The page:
Top-ranked Roger Federer ran his record against Blake to 8-0 and advanced to the Australian Open semifinals with a 7-5, 7-6 (5), 6-4 victory Wednesday.
MELBOURNE, Australia — Roger Federer has a lot of reasons to like James Blake.
The 12th-ranked American has a reputation as a nice guy away from the court and a good sportsman on it. More importantly for Federer, Blake always puts up a good fight against the Swiss star — before losing.
Top-ranked Federer ran his record against Blake to 8-0 and advanced to the Australian Open semifinals with a 7-5, 7-6 (5), 6-4 victory Wednesday.
Federer is seeking to win here for the third straight year and pull within one of Pete Sampras’ record of 14 Grand Slam titles. He’s also one step away from his 11th consecutive Grand Slam final after winning 19 matches in a row at Melbourne Park.
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“It’s great to be on top of the game for so long and be compared to the greats like Rod Laver and Sampras,” Federer said.
He’s not too worried about younger players stealing a little of the spotlight, either.
“I’m looking at history, looking at my own game,” Federer said.
He next faces No. 3 Novak Djokovic, who beat No. 5 David Ferrer 6-0, 6-3, 7-5 to join two Serbian women in the semifinals. Ana Ivanovic ousted Venus Williams 7-6 (3), 6-4 on Wednesday, while Jelena Jankovic beat Serena Williams a day earlier.
The same three players reached the French Open semifinals last year on clay, proving they can win on different surfaces. Djokovic also made the Wimbledon semifinals and was runner-up to Federer at the U.S. Open.
U.S. flags were outnumbered by Swiss flags on a perfect night for tennis, and Federer had to be nearly perfect to beat Blake, who used his powerful forehand to keep the Swiss star from taking control of point.
“Playing against James, it’s always great fun,” said Federer, dressed in all-black again for a night match. “He’s dangerous when he’s even behind in the game. He made some incredible shots.”
Blake’s feelings about Federer were similar — to a point.
“He seems like one of the guys in the locker room,” Blake said. “Then you go out there, he beats you. You come back in the locker room and he’s one of the guys.”
This was high-quality tennis, and the fans in packed Rod Laver Arena were on the edge of their seats as neither player gave an inch.
With a tiebreaker looming in the first set, Federer was at his usual best under pressure, breaking Blake as he served at 5-6.
Blake saved two set points while serving at 4-5 in the second set and three more after falling behind 6-2 in the tiebreaker. But there are only so many escapes possible against Federer, who finally cashed his sixth set point.
Federer was cruising at 5-1 in the third set when Blake, refusing to yield, ran off three straight games. Federer finally held to finish it.
“I really went in thinking I had a good chance to win,” Blake said. “I thought I played pretty well. But he came up with some of his best at the right times, and that was the difference.”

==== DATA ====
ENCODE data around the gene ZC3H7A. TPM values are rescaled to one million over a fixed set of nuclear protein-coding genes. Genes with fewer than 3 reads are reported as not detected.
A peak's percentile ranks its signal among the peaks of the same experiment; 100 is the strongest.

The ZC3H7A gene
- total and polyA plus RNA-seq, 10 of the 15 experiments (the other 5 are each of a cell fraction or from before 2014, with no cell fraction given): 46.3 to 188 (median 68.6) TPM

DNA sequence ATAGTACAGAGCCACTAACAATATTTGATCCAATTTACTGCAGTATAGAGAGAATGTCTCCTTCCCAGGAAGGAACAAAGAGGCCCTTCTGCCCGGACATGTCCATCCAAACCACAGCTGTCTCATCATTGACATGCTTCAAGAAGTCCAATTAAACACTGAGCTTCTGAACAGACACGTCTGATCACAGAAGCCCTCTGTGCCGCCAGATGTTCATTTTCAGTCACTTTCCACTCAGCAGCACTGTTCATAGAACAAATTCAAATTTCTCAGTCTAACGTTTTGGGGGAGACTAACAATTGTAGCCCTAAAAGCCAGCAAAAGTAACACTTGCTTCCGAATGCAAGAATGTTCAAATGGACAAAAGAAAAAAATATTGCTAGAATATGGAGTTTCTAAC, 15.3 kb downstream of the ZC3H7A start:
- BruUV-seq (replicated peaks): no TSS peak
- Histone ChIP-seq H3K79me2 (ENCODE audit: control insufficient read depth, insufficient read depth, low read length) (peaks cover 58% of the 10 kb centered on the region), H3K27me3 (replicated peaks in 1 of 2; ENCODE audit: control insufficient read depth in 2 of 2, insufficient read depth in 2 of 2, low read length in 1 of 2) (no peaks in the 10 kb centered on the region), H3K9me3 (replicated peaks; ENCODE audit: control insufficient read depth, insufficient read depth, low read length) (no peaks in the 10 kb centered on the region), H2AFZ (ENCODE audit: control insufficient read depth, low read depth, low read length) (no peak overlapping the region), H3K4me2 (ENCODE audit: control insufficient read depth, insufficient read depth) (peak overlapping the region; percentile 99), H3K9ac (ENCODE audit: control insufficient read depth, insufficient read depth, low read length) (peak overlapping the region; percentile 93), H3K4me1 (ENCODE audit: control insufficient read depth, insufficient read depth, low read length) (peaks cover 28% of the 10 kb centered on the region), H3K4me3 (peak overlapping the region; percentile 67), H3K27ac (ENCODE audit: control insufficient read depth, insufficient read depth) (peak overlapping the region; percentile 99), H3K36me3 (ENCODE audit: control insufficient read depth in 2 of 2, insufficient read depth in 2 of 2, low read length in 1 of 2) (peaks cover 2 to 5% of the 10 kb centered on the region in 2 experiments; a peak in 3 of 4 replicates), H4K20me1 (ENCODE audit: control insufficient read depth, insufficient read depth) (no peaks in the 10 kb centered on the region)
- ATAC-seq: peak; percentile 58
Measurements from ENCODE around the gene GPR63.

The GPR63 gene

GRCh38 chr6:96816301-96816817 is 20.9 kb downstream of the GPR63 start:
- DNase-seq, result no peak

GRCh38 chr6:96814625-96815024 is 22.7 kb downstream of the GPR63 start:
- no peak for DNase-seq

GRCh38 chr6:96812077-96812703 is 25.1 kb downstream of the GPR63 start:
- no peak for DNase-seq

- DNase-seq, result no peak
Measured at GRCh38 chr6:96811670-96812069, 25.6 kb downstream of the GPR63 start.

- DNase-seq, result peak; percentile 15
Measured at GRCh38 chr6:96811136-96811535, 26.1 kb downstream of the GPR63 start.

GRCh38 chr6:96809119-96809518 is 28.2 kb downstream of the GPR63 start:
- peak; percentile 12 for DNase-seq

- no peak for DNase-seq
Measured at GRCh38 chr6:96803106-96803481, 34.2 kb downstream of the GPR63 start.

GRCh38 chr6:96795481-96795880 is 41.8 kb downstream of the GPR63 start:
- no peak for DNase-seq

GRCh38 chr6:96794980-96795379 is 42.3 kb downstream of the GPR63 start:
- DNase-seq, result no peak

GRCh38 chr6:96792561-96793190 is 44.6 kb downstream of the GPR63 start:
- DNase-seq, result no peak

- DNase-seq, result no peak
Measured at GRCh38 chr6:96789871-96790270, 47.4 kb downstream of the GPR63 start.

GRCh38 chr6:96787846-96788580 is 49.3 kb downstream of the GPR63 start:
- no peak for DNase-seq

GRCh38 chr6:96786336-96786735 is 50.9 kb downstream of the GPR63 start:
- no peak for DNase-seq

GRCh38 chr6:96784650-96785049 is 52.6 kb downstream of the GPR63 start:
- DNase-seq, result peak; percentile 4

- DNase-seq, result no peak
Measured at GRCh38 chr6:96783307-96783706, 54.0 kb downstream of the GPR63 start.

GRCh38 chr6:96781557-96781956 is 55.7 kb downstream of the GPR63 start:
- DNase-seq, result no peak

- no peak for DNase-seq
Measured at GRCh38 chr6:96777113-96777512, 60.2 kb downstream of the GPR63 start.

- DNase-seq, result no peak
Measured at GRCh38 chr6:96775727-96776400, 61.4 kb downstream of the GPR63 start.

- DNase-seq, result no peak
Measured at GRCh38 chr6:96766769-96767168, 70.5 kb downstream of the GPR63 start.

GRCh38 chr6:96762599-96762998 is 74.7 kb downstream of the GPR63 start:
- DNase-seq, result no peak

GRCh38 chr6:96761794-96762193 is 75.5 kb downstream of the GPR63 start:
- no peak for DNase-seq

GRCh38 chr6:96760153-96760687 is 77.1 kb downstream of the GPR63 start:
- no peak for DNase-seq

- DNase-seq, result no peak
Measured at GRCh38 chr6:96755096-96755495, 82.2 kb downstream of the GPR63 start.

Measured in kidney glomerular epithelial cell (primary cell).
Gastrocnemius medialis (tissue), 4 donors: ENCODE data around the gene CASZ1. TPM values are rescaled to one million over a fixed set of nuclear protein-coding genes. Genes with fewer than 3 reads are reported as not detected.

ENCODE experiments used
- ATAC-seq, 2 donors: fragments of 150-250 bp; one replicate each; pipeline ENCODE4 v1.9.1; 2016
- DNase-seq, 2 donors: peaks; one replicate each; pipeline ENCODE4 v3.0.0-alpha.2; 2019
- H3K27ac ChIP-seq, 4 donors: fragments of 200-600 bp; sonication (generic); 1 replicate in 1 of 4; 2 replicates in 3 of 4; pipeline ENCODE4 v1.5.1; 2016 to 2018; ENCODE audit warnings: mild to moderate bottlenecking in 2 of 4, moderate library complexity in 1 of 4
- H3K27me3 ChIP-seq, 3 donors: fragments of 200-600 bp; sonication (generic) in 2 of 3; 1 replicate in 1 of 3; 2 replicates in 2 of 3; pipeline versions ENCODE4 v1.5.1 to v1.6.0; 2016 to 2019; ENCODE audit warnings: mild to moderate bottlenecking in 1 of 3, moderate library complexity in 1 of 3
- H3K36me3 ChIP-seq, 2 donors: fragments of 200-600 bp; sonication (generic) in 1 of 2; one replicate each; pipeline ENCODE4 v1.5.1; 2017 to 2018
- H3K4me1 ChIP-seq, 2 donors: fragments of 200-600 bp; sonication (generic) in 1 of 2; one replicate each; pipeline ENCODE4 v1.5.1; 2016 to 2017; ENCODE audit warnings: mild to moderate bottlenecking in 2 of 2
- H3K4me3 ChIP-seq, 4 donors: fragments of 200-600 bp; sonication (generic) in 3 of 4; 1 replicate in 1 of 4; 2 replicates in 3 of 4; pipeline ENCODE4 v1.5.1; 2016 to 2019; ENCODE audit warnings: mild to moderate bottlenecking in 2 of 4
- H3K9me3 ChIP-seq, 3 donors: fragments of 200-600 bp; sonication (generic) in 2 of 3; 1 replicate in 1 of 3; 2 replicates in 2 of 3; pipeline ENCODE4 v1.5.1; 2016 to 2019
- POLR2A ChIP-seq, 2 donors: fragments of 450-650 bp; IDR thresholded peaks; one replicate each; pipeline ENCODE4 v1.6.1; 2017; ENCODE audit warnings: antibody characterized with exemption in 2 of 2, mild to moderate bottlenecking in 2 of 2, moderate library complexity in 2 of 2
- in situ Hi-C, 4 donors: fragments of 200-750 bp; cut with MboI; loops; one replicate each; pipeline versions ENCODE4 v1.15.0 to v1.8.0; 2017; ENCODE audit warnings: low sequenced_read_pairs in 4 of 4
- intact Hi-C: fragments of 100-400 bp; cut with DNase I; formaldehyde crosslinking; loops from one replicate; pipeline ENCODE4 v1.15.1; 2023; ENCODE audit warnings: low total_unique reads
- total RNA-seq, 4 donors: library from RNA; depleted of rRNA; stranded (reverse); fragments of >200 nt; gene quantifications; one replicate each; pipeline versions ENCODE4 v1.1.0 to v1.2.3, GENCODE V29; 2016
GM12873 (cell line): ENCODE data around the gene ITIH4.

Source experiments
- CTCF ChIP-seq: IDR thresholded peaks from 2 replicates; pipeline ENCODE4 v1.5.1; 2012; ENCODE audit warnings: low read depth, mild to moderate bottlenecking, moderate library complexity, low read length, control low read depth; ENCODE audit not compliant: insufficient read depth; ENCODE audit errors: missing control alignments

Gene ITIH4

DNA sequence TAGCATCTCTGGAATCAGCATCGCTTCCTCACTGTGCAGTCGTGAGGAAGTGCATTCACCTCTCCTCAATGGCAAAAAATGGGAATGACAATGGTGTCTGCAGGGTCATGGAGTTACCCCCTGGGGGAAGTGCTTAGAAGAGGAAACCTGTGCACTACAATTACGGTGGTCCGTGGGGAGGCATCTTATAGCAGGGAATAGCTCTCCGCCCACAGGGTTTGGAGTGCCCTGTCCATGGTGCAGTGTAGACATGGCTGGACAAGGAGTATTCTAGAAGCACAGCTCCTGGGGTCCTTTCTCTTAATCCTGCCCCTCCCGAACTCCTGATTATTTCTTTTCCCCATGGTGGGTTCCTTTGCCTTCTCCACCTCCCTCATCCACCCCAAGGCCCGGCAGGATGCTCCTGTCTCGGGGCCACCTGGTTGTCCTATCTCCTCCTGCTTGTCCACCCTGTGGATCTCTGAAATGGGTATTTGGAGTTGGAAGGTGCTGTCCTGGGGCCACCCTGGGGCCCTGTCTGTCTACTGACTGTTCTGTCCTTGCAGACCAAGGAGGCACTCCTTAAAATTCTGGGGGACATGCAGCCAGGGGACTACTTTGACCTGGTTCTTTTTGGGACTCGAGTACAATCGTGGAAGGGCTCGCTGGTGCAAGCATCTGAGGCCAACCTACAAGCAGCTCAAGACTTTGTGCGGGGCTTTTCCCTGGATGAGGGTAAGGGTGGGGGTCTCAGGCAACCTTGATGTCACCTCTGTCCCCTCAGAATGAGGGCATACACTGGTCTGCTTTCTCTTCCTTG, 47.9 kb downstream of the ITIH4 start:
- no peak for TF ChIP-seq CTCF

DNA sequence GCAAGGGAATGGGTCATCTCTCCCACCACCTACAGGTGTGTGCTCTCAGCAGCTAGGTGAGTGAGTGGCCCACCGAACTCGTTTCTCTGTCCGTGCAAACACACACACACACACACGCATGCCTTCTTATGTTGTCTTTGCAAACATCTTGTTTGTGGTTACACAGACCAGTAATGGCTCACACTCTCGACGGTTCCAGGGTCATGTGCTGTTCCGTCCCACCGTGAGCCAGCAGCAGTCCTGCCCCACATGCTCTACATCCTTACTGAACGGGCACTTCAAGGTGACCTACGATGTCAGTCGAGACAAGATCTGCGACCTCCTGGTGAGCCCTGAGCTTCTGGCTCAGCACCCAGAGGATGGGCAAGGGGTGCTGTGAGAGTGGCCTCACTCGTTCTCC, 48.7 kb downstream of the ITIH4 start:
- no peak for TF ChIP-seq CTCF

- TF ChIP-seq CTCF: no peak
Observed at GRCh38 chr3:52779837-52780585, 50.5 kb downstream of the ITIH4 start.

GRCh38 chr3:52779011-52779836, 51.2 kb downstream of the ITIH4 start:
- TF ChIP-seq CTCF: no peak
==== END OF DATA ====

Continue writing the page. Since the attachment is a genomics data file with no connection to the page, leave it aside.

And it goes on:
Serbia has a population of 10 million — half the size of Australia, which has zero home players left here. Despite a shortage of facilities, the country is churning out good players, just like the rest of Eastern Europe.
Russia’s Maria Sharapova, ranked fifth, plays No. 3 Jankovic next, while No. 4 Ivanovic will play No. 9 Daniela Hantuchova of Slovakia, who beat Poland’s Agnieszka Radwanska 6-2, 6-2 Wednesday.
Ivanovic had never won a set off Williams in four meetings, including the semifinals at Wimbledon and the fourth round at the U.S. Open. But she has improved her fitness dramatically, and it showed. Williams, her left thigh heavily taped, put in a lackluster performance.
“I’m just so, so happy I managed to step up and keep my composure,” the 20-year-old Ivanovic said.
Neither player showed any respect for the other’s serve. The first set had six consecutive breaks. Williams shook her head and sighed after her 21 unforced errors.
Williams turned it around to start the second set, rushing to a 3-0 lead. She was really pounding the ball, her grunts of exertion sounding nearly like screams.
Ivanovic refused to wilt. She broke back, then ran off the last three games, rallying from 15-40 as she served for the match.
“I have to give a lot of credit to her,” Williams said. “She played really well, made a lot of good shots. She’s definitely improved on everything in her game. That’s really what it takes at this level. You want to keep improving and playing, because we’re all improving.”
The Williams sisters have 14 singles majors between them, but their one-time dominance on women’s tennis is under serious challenge.
“There’s been a lot of talk every single year,” Venus Williams said. “I think what’s important to me is what goes on in my head. I have full expectations and aspirations to continue to play high-quality tennis and to continue to be a champion.
“And I think Serena and I, we don’t have anything to prove. We get out there and we play our best … I don’t get too caught up in what the next person thinks.”
Djokovic pounded his big serve and mixed up his baseline game against Ferrer, keeping the Spaniard constantly on the run and moaning when he had to sprint in for a number of well-disguised drop shots.
Djokovic started to lose his composure toward the end, yelling at the crowd for shouting while he served.
“There’s no excuse for that. I was very nervous and was behaving very badly, I’m very sorry about that,” Djokovic said. “I have a lot of expectations and pressure, and sometimes it’s difficult to stay calm on the court. But I’m working on that.”